Get New York out of the 19th Century and into the 21st

To the Editor:

Do you think voting reforms like automatic registration of eligible voters; same-day registration of new voters; online personal voter registration and absentee ballot applications; creation of a system of permanent voter registration; allowing registered voters to change their party enrollment closer to primary day; providing “no excuse required” absentee voting; uniform statewide poll hours; consolidation of federal, state, and local primaries on a single day; enacting disaster preparedness voting protections; increasing language access; voter protection from improper challenges; restoring voting rights for citizens on parole; enhancing poll-worker training and recruitment; and reimbursement of localities for extra costs are good for New York State?

If your answer is yes, then you are in good company. A significant number of New Yorkers thought the same way and registered complaints with the state Attorney General’s Office on every one of those issues after the last election.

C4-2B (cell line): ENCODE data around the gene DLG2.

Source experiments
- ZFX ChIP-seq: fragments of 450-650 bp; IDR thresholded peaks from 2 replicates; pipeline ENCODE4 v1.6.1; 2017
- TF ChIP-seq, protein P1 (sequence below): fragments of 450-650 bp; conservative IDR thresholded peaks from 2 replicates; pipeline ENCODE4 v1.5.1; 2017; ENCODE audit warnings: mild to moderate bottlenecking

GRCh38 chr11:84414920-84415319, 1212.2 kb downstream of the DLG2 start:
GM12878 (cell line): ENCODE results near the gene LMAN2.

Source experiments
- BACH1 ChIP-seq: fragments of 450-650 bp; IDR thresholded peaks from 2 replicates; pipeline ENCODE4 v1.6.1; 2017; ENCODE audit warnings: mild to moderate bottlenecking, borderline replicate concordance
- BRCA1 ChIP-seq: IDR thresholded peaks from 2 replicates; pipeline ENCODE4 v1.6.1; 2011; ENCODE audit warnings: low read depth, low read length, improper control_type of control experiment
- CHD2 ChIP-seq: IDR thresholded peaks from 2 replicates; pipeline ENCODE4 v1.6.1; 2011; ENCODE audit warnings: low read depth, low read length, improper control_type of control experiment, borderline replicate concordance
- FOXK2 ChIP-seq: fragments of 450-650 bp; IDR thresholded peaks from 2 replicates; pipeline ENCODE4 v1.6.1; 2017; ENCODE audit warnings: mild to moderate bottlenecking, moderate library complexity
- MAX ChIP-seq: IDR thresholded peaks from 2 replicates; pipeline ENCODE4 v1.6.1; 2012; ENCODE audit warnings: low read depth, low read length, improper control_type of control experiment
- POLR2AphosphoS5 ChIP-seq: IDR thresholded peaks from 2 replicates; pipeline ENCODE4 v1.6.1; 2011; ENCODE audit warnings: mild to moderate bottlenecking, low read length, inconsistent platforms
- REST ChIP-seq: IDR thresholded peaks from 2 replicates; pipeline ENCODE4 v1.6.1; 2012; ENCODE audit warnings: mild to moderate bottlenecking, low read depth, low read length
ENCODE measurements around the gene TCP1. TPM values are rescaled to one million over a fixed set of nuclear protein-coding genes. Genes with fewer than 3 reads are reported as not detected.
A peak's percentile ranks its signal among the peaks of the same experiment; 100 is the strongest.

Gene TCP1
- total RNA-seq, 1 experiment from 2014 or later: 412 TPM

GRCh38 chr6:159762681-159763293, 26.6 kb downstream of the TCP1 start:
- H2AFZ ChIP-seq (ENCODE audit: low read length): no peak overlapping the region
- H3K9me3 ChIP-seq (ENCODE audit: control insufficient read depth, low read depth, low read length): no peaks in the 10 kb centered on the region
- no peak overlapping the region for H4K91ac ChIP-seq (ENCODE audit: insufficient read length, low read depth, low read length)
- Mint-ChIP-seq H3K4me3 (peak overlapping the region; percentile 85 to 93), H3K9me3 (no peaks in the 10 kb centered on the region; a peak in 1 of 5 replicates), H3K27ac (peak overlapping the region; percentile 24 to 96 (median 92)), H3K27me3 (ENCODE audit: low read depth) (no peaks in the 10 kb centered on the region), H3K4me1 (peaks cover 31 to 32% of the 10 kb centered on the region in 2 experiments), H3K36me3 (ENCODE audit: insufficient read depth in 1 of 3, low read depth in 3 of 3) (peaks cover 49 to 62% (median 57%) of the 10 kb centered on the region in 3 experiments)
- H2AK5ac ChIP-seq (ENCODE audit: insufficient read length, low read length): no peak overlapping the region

The AG got together with Assemblyman Michael Cusick [a Democrat representing Staten Island, District 63] and created the New York Votes Act. It is winding its way through the New York State Assembly as I write.  It is Bill A.5312.

People who care are desperately trying to move New York out of the 19th Century and into the 21st.  It is good legislation with built-in safeguards.  

New York was 41st in the nation in voter turnout in 2016, in what was the most tumultuous election in a long time. We were also first in the nation in corruption convictions of political leaders and close to last in voter and ethics reform.  Does anyone else see a link?

A question has to be raised. Senator George Amedore [a Republican representing the 46th District, which stretches over 140 miles, encompassing parts of five counties — Albany, Greene, Montgomery, Schenectady, and Ulster], will you use all your influence as a member of the Election Committee for the reforms in the New York Votes Act?

Bill Goergen


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